Dolphin project to meet 30% of UAE's natural gas needs

Anatural gas project at Qatar's Ras Laffan gas field, which was inaugurated last week, is the Middle East's largest energy initiative yet and will supply gas to Qatar, the UAE and Oman. The 364km pipeline, which will deliver gas from the field to recipient countries, is also the largest Gulf co-operation project so far, said Ibrahim Ahmed Al Ansari, general manager of Dolphin Energy, UAE. It crosses the borders of the three countries and offers them energy security for at least a quarter of a century. In an exclusive interview with Emirates Business, Al Ansari said the cost of gas from the project was four times less than other energy sources, such as diesel.

Going forward, the Dolphin pipeline will meet 30 per cent of the UAE's natural gas needs, and gas will begin to be pumped to Oman starting from the third quarter of this year.

What are the most important features of the project?

The project opens new energy markets by meeting the growing needs of the UAE and Oman through secure and clean sources. It is a confirmed source of energy for up to 25 years and can be extended. Dolphin Energy is the biggest energy initiative in the Middle East so far as well as the first and largest Gulf co-operation on a strategic project. Abu Dhabi Government's Mubadala Development owns 51 per cent of Dolphin, while Total of France and Occidental Petroleum of the US own 24.5 per cent each.

The project covers 30 per cent of UAE's needs for natural gas. It is of great benefit for the UAE in general and Abu Dhabi in particular. And Dolphin gas is at least four times cheaper in today's prices than the other sources of energy.

The Ras Laffan field produces 22 billion cubic feet of gas a day, according to the Qatari Minister of Energy and Industry. Considering this huge output, do you intend to increase the number of Dolphin agents in the UAE and in other countries?

According to the current agreements with Qatar, the amount of gas sent to the UAE is two billion cubic feet a day. We do not mind increasing our number of customers if more gas is available. We hope the company will meet the needs of all emirates. The project makes it necessary to have constant and continued co-operation and co-ordination between the UAE and Qatar.

When will gas exports to Oman begin?

We are engaged in efforts to make Dolphin gas reach Oman as quickly as possible. Work on the pipeline is at full swing to meet all the technical requirements at the border point between the UAE and Oman, and the gas is expected to flow to Oman during the third quarter of the year. As agreed, Oman will receive 200 million cubic feet a day. And when the entire pipeline network is fully operational in the near future, we will receive some 3.2 billion cubic feet a day from the Qatari field, instead of the present two billion. Then we can meet all our customers' needs.

When will work on the Taweelah-Fujairah section of the pipeline start?

This 240km pipeline is the longest land pipeline in the UAE. Dolphin has been asked to design and build it, extending from Taweelah on the Abu Dhabi coast to Fujairah on the east coast. The pipeline, with a width of 48 inches, will be built to meet the needs of the Abu Dhabi Electricity and Water Authority.

Mannesmann of Germany won the approximately $200 million contract to manufacture the 120,000 tonnes of pipes needed. The first shipment of the pipes will arrive this summer and the rest will be handed over in spring 2009. Work on the pipeline will start during the third quarter of this year, and nine contracting firms from the UAE, Saudi Arabia, Egypt, Greece, China, India, Germany, Italy and Russia have been invited to bid. The contract will be awarded this summer.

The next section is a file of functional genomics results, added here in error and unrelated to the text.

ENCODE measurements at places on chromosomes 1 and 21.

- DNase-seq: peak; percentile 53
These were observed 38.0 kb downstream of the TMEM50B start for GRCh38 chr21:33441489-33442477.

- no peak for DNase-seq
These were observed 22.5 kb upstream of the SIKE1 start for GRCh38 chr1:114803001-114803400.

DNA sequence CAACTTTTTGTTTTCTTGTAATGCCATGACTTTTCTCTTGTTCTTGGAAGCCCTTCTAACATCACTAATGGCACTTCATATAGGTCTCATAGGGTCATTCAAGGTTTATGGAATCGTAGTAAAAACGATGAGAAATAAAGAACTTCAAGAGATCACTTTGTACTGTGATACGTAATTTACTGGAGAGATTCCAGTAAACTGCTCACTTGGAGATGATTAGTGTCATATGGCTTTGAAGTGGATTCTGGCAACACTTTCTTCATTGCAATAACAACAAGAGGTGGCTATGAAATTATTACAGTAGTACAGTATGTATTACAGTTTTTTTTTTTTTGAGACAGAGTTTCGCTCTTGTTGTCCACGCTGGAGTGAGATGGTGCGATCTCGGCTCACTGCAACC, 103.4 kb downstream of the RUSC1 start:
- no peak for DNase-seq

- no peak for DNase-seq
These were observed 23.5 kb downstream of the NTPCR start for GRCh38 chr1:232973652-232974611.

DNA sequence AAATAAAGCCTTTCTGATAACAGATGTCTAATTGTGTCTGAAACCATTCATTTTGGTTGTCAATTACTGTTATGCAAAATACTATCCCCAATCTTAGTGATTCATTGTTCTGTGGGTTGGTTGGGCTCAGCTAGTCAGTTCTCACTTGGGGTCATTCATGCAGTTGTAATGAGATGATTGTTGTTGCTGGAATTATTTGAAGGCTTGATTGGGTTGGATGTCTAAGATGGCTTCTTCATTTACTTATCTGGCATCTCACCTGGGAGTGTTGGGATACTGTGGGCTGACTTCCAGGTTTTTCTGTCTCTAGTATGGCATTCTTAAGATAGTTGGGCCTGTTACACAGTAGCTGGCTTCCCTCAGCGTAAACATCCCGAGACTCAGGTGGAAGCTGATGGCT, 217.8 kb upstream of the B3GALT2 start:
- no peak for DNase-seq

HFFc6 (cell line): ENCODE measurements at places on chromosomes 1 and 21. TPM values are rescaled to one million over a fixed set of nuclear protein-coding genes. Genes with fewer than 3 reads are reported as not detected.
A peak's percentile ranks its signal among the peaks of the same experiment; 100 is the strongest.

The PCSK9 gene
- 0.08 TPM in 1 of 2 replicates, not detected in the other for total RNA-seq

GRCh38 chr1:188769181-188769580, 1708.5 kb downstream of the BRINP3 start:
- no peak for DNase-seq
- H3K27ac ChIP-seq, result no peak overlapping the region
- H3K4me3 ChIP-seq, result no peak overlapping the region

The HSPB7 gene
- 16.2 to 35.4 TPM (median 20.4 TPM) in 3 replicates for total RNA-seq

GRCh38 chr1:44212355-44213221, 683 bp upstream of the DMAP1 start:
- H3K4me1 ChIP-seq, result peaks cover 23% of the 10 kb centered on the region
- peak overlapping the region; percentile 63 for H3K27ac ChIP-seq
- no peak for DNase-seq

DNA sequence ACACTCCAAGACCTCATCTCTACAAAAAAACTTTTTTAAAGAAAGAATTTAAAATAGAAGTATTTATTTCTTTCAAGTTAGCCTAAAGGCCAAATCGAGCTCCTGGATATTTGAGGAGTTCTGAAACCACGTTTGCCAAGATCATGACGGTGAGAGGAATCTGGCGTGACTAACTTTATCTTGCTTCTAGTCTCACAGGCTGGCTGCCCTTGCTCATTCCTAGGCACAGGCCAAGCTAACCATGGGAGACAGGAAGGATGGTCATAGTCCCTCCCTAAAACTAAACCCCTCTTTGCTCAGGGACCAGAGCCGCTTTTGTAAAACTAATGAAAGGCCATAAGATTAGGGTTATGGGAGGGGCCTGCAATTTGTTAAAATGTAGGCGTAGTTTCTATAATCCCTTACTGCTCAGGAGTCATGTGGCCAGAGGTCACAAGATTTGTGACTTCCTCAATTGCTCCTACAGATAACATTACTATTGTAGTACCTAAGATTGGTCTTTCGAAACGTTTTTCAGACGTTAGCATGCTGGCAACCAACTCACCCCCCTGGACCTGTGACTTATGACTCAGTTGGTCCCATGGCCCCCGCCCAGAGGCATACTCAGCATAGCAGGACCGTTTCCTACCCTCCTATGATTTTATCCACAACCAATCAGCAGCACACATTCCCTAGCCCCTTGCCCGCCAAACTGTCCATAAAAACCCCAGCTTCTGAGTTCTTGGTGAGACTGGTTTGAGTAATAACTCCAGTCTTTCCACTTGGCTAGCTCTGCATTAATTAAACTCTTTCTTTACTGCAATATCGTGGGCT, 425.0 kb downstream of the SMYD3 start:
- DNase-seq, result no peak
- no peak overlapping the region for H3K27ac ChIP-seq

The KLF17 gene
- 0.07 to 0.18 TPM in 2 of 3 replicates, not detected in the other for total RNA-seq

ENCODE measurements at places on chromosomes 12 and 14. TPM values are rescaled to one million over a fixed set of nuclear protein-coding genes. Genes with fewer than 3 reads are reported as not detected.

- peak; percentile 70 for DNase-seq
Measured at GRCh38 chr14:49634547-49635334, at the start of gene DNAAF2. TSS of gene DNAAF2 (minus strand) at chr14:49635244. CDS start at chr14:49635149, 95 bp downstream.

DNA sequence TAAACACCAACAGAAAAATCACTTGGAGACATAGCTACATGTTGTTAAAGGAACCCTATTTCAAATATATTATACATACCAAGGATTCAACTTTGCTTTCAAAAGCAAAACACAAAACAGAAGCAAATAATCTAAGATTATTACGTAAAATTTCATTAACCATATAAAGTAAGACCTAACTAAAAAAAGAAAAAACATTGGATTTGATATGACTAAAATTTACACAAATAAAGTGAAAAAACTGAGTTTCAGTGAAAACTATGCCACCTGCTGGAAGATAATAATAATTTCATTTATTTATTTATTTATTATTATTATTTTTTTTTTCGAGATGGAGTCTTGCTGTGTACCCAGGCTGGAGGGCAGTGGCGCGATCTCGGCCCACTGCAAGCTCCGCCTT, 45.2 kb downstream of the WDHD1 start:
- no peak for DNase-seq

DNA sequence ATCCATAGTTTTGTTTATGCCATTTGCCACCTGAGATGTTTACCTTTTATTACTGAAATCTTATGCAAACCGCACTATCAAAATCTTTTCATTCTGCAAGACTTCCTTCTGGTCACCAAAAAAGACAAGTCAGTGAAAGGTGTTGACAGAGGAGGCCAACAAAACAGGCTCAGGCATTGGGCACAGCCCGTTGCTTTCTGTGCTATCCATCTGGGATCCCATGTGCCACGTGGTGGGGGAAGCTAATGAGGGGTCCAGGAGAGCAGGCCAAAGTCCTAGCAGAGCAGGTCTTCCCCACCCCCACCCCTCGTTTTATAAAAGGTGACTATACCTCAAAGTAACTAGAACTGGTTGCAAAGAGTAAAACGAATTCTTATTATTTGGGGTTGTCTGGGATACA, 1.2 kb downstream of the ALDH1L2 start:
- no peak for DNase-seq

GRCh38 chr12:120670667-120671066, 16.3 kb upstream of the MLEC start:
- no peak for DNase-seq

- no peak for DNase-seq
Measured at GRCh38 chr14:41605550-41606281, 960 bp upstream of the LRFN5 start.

How is gas extracted from the Gulf and exported to the UAE and Oman?

The project included three separate phases involving a great deal of complication: exploration, extraction and treatment; transfer and supply of gas; and distribution of gas to customers. The first phase involved the extraction of natural gas from the Gulf at a depth of 10,000 feet and 12,000 feet.

Also two terminals were set up, each including 12 gas wells with depths ranging from 3,000 feet to 4,000 feet. The Dolphin team has completed work on the wells, which are now productive.

Crude gas is transported in a pipeline extending 80km from the waters of the Gulf to the Ras Laffan coast where Dolphin's gas assembly and treatment plant was built. The plant forms the basic element of Dolphin's operations. It has four units to treat natural gas, each with a capacity of 500 million cubic feet a day.

A number of products with a high commercial value such as condensers, liquefied petroleum gas, ethane and sulfur are extracted at the plant. The derivatives are moved to various storage facilities before export. Dolphin Energy sells ethane gas to Qatar, while petroleum condensers, butane and propane are sold under immediate contracts in world markets. Last year Dolphin sold 14 shipments (500,000 barrels each) of petroleum condensers as well as two shipments of butane and propane. Liquid sulfur is turned into solid sulfur to be sold in world markets.

PROFILE: Ibrahim Ahmed Al Ansari, General Manager

Ibrahim Ahmed Al Ansari has been Dolphin Energy's General Manager for the UAE since October 2007, before which he was deputy CEO for operation affairs.

He is in charge of all projects executed inside the UAE, such as the gas pipeline from Qatar, gas reception stations in Taweelah, Dolphin distribution systems in the Eastern Region, and the Dolphin gas pipeline between Al Ain and Fujairah, which was officially opened in January 2004.

Before joining Dolphin he served as Director-General of Union Water and Electricity Company. He had an 18-year stint with Adnoc. Al Ansari holds a BSc in electrical engineering from the University of Louisiana, US.

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